I recently received an email from Steve Jobs. He told me that he has read all of my blog posts. I found this ridiculous, so I replied, “You’re full of it!” Shockingly, he wrote back. “Actually,” he said, “all of the new apps of the past few years are nibless.” He then described the Apple-sanctioned technique of writing a nibless application.
In previous posts of this series, I was forced to use obscure workarounds such as
+[NSObject poseAsClass:] and
method_exchangeImplementations() to prevent
NSApplicationMain() from trying to load a nib. Jordy Rose of Belkadan Software suggested to me that the easiest way to prevent
NSApplicationMain() from trying to load a nib would be to avoid calling
NSApplicationMain() at all. Instead, you would just call
-[NSApplication run]. However, I was worried that
NSApplicationMain() might do something else important (like phone home to get permission to launch). We don’t know, because we don’t have the source code.
I’m still waiting for the source code, but Steve did indicate that it was safe to skip
NSApplicationMain(). Thus, there’s no need for tricksy runtime manipulation, except perhaps to prove your mad programming skills. Mad, that is, in the sense of having worn one ring for too long. Steve also affirmed that our call to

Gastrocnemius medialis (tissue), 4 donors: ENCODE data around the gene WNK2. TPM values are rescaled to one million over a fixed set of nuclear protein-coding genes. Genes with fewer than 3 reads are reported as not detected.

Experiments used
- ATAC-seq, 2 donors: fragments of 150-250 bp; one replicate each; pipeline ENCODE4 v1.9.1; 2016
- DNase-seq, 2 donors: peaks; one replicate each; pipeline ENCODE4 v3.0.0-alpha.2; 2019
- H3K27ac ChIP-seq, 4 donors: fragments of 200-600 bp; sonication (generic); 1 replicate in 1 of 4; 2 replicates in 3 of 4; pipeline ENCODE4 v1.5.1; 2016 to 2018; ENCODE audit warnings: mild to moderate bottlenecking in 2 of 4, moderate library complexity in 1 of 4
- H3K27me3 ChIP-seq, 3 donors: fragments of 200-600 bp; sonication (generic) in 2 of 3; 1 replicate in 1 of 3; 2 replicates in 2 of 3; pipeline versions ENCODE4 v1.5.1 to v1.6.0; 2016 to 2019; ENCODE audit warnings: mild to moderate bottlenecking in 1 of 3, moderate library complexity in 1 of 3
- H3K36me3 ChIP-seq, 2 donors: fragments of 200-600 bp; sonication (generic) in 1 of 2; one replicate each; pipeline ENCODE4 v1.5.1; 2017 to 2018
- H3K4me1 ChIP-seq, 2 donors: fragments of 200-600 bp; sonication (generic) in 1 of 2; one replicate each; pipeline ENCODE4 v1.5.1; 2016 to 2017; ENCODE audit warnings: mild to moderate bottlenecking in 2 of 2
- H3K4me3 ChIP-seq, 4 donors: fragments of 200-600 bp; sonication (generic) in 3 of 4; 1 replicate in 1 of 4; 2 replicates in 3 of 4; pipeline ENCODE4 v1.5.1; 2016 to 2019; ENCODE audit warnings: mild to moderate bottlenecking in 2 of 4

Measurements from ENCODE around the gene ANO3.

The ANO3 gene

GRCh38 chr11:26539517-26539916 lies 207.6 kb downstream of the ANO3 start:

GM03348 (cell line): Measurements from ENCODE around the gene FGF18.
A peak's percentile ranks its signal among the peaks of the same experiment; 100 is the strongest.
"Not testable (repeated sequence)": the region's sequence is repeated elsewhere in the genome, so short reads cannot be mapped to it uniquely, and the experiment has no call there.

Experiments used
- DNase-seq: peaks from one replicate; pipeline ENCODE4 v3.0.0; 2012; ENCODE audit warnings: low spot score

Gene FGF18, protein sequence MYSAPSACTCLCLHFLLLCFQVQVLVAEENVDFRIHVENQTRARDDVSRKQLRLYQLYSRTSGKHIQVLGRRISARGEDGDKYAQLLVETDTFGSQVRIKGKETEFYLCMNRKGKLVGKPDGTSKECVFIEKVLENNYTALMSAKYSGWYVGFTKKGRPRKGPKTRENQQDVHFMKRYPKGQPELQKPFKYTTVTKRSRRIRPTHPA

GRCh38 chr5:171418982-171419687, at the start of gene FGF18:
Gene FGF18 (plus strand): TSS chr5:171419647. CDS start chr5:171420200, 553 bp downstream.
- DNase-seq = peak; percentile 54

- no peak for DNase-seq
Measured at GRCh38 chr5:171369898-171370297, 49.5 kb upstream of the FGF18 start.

-[NSApplication setAppleMenu:], a method that Apple removed from the API, will continue to work until there’s a replacement API. Indeed, Apple is working on some kind of replacement. Excellent!
/me plays air guitar. So if you’re counting at home, it’s now (1) Exchange support and (2) Nibless support.
He didn’t mention the Open Recent menu, so it appears that my ugly hack is still required for non-document-based apps. This cannot be considered part of the Apple-sanctioned technique, though it is sanctioned by me, which is more desirable, because my approval comes in seven delicious flavors. I’ve updated Nibless for Leopard in light of Steve’s revelations and am making version 2.0 available for immediate download. This is major progress, because it already puts me two versions ahead of VLC.
So long, Steve, and thanks for all the fish!